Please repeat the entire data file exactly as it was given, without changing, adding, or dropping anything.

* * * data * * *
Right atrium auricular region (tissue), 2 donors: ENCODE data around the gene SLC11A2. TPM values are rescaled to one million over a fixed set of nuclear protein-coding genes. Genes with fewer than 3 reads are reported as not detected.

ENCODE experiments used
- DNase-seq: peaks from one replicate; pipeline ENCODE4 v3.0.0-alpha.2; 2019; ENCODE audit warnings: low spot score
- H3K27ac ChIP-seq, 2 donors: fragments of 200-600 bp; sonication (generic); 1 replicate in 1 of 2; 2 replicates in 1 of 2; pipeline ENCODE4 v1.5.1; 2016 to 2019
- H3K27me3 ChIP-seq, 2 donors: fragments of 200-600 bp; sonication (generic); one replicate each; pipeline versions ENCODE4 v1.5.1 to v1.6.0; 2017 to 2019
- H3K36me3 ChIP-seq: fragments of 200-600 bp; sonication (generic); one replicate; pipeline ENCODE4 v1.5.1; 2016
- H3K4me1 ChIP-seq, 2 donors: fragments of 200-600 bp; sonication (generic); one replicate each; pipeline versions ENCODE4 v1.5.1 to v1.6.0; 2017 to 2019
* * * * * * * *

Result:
Right atrium auricular region (tissue), 2 donors: ENCODE data around the gene SLC11A2. TPM values are rescaled to one million over a fixed set of nuclear protein-coding genes. Genes with fewer than 3 reads are reported as not detected.

ENCODE experiments used
- DNase-seq: peaks from one replicate; pipeline ENCODE4 v3.0.0-alpha.2; 2019; ENCODE audit warnings: low spot score
- H3K27ac ChIP-seq, 2 donors: fragments of 200-600 bp; sonication (generic); 1 replicate in 1 of 2; 2 replicates in 1 of 2; pipeline ENCODE4 v1.5.1; 2016 to 2019
- H3K27me3 ChIP-seq, 2 donors: fragments of 200-600 bp; sonication (generic); one replicate each; pipeline versions ENCODE4 v1.5.1 to v1.6.0; 2017 to 2019
- H3K36me3 ChIP-seq: fragments of 200-600 bp; sonication (generic); one replicate; pipeline ENCODE4 v1.5.1; 2016
- H3K4me1 ChIP-seq, 2 donors: fragments of 200-600 bp; sonication (generic); one replicate each; pipeline versions ENCODE4 v1.5.1 to v1.6.0; 2017 to 2019